• Physicians for Human Rights
  • Research Triangle Institute

Business & Emerging Health Solutions

  • Epic
  • Medical Information Technology, Inc. (MEDITECH)
  • Neuro Alert Monitoring Services
  • Safe Passage Neuromonitoring
  • Yesware

Life science grads and postdocs pack room for Career Panel

On Monday, Brandeis University hosted a Career Panel specifically devoted to discussing job opportunities and career paths for individuals with life science PhDs.  The event, sponsored by the Genetics Training Grant, was organized and hosted by Prof. Bruce Goode (Biology) and was very successful in drawing a crowd, with an audience estimated at 90 students and postdocs,

The professional credentials of the assembled panelists reflected the purpose of the seminar itself: a broad sweep of career paths each making use of post-secondary education in the life sciences.  Beyond professional success, the panel was further notable because it was composed largely of women, most of whom managed families along with their careers.

First, representing the academic research career path, was the likable Prof. Avital Rodal of the Brandeis Biology Department.  As a recent hire, Prof. Rodal was extensively queried about the process of applying and successfully being offered a tenure track academic position.  Prof. Rodal cited receiving her own grant funding as well as a strong record of publication as reasons for her success.  Michelle Hoffmann (Back Bay Life Sciences Advisors) has built a career in business and management consulting and discussed which skills from her academic training prepared her for her success in the consulting industry.  Shoumita Dasgupta is an eight year veteran of the teaching faculty at Boston University and advised the audience on how to obtain relevant teaching experience during graduate training and also described how her own career as an educator has begun to include higher positions (she is now an assistant dean) in the admissions department at the medical school.  Meredith LeMasurier works as an editor for the journal Neuron and provided insight into the process of academic publishing.  Her role in the organization involves assessing the merit of submitted articles in the context of the literature and coordinating the efforts of reviewers and authors.  Finally, Jake Harrison (Joule Unlimited) works as an experimental scientist for a small biotechnology sector company.  Jake noted that, like academia, the small company environment allows him to pursue a rigorous scientific agenda combined with the professionalism of a corporate workplace.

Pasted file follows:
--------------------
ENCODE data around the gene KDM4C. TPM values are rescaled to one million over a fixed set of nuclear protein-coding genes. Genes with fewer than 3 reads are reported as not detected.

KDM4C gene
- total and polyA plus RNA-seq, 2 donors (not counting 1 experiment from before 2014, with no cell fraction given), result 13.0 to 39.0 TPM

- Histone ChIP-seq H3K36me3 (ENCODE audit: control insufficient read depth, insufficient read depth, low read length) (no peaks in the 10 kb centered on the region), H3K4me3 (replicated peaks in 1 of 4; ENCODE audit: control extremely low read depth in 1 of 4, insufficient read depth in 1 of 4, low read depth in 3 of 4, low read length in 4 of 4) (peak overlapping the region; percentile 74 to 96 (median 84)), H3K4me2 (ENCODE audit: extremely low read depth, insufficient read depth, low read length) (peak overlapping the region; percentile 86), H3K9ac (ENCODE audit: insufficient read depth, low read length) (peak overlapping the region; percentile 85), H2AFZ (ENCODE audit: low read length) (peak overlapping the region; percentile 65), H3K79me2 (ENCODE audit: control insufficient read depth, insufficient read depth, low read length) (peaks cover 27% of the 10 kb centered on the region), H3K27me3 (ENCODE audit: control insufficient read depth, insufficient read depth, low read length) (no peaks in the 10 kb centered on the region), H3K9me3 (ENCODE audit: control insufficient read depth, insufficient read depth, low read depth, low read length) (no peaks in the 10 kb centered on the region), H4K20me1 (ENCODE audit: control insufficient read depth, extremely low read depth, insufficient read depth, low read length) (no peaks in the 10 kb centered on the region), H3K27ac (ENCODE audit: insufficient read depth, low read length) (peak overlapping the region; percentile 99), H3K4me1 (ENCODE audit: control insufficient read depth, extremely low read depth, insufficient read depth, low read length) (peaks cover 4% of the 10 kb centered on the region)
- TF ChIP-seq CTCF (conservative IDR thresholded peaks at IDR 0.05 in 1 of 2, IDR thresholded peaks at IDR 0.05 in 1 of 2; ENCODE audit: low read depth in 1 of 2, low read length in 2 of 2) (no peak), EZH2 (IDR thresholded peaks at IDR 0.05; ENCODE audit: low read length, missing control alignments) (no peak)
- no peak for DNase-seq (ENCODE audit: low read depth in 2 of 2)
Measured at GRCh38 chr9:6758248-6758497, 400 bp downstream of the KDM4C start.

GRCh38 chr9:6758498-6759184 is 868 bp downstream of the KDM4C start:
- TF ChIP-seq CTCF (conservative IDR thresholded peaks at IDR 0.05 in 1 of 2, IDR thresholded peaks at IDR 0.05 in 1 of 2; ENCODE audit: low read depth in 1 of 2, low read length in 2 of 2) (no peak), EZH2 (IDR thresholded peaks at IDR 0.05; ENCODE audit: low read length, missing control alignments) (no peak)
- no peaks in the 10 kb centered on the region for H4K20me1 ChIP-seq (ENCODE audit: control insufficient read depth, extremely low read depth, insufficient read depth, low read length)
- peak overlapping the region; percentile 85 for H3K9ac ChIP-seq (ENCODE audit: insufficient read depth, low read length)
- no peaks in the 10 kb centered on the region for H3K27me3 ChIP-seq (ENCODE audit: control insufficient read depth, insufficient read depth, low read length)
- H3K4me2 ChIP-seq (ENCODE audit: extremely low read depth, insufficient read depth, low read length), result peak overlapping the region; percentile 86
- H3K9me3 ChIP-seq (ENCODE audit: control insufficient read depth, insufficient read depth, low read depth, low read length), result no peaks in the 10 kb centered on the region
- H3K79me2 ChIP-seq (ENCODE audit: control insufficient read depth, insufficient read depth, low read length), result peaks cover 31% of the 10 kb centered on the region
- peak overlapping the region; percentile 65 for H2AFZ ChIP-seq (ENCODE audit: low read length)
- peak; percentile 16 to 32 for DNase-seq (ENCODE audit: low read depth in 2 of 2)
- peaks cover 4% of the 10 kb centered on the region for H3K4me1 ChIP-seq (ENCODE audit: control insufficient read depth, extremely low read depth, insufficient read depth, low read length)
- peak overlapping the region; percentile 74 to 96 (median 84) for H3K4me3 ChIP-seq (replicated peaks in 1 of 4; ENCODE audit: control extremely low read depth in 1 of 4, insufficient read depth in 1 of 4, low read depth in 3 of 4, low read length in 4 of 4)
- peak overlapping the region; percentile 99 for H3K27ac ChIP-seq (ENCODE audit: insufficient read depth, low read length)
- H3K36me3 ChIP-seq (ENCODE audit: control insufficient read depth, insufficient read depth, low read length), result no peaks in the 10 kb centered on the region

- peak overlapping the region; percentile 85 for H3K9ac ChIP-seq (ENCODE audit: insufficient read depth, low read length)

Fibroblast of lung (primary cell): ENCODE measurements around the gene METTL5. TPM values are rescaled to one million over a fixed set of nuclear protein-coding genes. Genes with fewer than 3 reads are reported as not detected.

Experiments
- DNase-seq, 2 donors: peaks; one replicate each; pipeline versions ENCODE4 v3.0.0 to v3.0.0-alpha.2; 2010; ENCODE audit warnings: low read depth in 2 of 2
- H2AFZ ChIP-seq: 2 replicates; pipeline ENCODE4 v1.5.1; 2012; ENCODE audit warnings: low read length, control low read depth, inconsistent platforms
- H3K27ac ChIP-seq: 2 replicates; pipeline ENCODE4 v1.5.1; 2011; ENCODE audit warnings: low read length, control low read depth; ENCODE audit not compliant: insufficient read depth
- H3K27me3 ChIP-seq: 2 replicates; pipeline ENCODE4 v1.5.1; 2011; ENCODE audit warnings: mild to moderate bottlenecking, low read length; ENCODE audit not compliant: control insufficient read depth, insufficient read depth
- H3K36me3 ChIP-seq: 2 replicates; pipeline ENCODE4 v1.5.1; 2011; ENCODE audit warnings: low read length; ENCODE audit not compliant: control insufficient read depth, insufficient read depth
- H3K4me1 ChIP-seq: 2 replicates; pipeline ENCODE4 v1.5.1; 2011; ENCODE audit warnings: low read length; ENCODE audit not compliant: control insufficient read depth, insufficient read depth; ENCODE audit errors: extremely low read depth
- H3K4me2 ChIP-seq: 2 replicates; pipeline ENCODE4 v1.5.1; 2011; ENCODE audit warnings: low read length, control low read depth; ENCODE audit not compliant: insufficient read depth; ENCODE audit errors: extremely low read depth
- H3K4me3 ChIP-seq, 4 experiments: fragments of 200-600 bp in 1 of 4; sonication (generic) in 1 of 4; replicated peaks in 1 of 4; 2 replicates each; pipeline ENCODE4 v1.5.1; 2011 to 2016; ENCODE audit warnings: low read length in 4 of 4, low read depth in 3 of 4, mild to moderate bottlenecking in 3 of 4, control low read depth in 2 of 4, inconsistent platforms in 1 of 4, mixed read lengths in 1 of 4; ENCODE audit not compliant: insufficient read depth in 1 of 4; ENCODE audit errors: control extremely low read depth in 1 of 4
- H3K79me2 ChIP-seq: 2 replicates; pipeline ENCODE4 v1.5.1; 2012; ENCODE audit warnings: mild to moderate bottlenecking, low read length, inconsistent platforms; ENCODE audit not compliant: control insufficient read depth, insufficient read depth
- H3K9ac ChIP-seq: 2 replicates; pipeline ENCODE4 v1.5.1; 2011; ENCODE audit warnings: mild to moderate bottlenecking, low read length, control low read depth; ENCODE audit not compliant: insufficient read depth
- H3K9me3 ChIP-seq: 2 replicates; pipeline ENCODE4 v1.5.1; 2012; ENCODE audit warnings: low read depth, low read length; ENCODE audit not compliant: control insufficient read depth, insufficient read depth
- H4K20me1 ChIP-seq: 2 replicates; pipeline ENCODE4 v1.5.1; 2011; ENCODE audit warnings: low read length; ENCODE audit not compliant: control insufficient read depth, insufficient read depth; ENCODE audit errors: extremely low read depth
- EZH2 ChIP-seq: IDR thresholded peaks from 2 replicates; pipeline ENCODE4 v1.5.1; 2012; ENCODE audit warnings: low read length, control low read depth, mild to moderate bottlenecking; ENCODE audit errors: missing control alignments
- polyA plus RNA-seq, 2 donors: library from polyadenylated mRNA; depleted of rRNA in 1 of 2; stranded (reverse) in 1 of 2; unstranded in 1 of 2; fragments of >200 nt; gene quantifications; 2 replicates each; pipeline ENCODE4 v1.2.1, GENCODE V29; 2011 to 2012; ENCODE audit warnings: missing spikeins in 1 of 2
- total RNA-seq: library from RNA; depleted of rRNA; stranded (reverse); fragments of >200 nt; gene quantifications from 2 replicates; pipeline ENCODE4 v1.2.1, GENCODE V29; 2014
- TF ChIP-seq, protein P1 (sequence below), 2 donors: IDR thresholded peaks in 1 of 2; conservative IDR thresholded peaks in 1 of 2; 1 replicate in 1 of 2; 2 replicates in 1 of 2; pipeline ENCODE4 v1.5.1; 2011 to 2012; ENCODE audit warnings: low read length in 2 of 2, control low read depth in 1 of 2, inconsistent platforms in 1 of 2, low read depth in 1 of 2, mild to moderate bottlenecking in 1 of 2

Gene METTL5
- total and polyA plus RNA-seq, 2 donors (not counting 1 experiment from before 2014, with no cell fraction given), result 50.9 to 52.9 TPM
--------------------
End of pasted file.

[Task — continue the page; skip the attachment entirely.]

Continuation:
After brief introductory statements from each of the panelists, the floor was open for questions, and audience members were interested to learn about job availability and job security.  Jake advised trainees to invest time in building comprehensive profiles on employment focused social networking sites such as LinkedIn.  Shoumita urged students to build their professional network by talking about their career aspirations often with peers and mentors as opportunities can often arise through existing connections.  Michelle emphasized the importance of putting together a sharp professional resume (different than an academic CV) and doing ample homework before contacting a company.

After the event, attendees expressed great interest in having panels on a regular basis, with panelists from additional areas of the job market. A particular interest was in individuals employed by the government or working in a public health or in health policy related fields.

An over arching theme of the discussion was that jobs in any of the career paths are highly competitive but, nevertheless, many exciting options exist for individuals with PhDs in the life sciences.  Overall, given the highly pertinent career information and the opportunities to network directly with individuals in a variety of career paths, all trainees would be well advised to attend future versions of this career panel.